An alternative school in South Philadelphia was evacuated this morning after a staff member reported smelling acrid fumes. Some 25 students spilled from the Ombudsman South Accelerated School, on the 2700 block of S. Front Street, about 10:40 a.m. as officials called the fire department. One student was taken to Methodist Hospital for chest pains, and two other students were went home early after reporting they did not feel well, said district spokeswoman Deirdre Darragh. Darragh said an inspector traced the fumes to the school's air-conditioning system.
February 8, 2013 |
When Miguelina Rodriguez walks into an alternative school program at an East Camden church for the start of the semester Thursday, she will pick up books and return home. No teachers will be there to help with a math equation, or classmates to study with. The Community Education Resource Network (CERN) has shut its in-house alternative program at Bethel United Methodist Church for lack of funding. It will support home schooling, but even that is on the verge of extinction. Townsend Press in Berlin has donated take-home material, but CERN founder Angel Cordero said the core of the program depends on students receiving face-to-face instruction.
November 8, 1992 |
Though Lansdale officials have come out against a plan to put an alternative school in an empty building on Main Street, the agency that proposed the school is moving ahead anyway. Ted Wachtel, executive director of Community Services Foundation Inc. (CSF), said he was waiting to find out whether his bid to purchase the former Feldi's Furniture store would be accepted. If it is, Wachtel will go to the borough's Zoning Hearing Board in an attempt to have the parking requirements for the building waived.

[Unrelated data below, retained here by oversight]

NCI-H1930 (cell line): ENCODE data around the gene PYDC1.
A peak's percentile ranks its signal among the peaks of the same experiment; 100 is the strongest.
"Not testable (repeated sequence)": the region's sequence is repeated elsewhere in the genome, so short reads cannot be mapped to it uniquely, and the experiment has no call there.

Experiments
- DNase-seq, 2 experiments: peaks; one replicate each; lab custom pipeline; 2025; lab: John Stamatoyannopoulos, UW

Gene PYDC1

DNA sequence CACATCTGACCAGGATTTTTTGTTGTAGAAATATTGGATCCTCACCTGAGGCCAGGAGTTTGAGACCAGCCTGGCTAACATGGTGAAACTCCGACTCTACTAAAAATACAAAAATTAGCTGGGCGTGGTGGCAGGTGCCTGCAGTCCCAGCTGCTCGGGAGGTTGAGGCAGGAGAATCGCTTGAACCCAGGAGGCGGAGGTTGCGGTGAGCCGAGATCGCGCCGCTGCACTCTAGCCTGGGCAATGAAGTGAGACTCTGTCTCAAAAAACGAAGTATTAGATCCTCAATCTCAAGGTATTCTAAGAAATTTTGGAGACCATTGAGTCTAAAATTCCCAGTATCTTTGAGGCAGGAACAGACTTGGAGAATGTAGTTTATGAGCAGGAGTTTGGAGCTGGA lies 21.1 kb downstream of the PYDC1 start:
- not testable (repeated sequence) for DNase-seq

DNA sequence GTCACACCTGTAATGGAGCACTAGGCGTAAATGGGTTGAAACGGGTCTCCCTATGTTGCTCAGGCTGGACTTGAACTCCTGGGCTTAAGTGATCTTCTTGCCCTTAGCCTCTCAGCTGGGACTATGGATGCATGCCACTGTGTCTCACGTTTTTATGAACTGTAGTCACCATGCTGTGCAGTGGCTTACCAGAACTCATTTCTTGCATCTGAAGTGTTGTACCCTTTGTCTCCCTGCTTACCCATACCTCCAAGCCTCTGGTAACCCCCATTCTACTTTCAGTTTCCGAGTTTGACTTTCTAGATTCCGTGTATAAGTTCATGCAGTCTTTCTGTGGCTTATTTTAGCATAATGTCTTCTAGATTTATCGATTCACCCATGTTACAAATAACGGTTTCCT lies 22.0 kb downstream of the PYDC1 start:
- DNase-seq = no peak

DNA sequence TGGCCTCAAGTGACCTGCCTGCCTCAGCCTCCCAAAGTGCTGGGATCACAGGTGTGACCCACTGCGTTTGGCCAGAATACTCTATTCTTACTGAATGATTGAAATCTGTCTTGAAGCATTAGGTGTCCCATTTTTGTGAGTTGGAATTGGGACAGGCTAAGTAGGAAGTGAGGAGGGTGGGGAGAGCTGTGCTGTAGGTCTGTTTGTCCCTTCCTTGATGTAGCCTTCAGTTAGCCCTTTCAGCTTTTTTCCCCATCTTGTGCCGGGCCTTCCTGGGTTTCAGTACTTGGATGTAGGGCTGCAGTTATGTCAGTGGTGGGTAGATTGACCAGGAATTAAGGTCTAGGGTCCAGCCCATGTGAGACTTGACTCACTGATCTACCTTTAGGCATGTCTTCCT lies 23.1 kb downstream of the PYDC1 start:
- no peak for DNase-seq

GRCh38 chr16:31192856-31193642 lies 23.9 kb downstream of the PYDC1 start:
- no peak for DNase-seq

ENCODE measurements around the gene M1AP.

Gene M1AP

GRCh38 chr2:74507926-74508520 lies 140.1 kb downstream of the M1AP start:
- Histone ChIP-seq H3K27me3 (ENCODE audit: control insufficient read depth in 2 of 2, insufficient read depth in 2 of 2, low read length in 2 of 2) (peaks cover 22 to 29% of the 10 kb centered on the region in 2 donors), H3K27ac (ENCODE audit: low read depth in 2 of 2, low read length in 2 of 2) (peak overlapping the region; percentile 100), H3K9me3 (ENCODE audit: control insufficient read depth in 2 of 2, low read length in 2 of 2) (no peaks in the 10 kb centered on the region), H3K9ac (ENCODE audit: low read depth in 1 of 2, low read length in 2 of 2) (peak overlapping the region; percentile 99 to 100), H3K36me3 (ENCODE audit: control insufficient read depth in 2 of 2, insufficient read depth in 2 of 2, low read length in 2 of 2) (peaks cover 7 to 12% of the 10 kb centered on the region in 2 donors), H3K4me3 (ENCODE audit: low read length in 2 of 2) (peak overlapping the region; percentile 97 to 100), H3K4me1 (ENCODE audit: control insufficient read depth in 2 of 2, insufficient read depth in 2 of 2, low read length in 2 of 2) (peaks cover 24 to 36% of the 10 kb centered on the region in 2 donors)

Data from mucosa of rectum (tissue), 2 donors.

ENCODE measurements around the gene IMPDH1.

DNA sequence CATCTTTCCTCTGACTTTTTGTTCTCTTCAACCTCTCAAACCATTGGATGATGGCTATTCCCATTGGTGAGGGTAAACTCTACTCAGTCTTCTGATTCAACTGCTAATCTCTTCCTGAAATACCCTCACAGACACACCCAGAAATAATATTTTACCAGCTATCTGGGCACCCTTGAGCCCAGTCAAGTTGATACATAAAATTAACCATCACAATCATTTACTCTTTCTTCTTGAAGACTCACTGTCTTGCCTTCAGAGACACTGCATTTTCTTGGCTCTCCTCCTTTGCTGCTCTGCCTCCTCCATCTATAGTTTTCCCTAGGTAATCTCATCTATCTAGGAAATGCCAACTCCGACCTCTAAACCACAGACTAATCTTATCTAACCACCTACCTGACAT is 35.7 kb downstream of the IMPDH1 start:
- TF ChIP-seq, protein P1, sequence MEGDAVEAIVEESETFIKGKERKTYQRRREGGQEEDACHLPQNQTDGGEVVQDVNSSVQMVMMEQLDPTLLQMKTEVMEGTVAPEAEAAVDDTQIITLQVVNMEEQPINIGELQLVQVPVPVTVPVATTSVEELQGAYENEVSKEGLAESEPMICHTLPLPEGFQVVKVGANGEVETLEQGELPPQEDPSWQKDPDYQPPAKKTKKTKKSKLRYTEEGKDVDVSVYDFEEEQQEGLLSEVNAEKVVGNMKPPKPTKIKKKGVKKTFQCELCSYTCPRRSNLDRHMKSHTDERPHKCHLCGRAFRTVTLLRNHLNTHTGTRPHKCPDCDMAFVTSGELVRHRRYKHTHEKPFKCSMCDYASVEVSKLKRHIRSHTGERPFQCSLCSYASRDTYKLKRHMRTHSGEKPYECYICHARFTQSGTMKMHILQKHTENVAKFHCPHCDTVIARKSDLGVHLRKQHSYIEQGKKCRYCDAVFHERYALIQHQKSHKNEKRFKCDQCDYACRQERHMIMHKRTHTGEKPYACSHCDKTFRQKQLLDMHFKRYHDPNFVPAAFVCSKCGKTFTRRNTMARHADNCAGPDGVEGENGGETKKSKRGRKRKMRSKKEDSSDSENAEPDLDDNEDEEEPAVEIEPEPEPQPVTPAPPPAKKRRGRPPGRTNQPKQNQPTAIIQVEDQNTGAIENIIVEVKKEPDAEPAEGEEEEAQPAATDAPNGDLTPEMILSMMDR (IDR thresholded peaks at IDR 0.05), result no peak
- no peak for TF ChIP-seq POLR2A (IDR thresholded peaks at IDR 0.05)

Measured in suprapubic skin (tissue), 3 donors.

June 22, 1997 |
A proposed charter high school for drug- and alcohol-dependent teenagers, which only months ago seemed dead in the water, has been resuscitated by a plan to fold it into Gloucester County's alternative school. Earlier this year, the state Department of Education turned down an application by Mary Cormier of Marlton to open the Gloucester County Charter High School for students in the ninth through 12th grades who are recovering from bouts with substance abuse. State officials said they liked the idea, but wondered if it could best be incorporated into an existing alternative-school setting.
March 2, 1998 |
A proposal to establish a charter school in the Wallingford-Swarthmore School District apparently did not die with last summer's approval of the $25 million renovation project at Strath Haven High School. The Partnership for Alternatives in Education, a Swarthmore-based parents group that promoted a magnet or charter high school last year, said it was now focusing on the possibility of establishing a second middle school in the 3,400-student district. The partnership will sponsor a forum on charter schools at 7:30 p.m. next Monday in the library of Strath Haven Middle School, 200 S. Providence Rd. Lisa O'Brien of Swarthmore, a former school board member and spokeswoman for the group, said the forum would provide an update on what is happening with charter schools in Pennsylvania.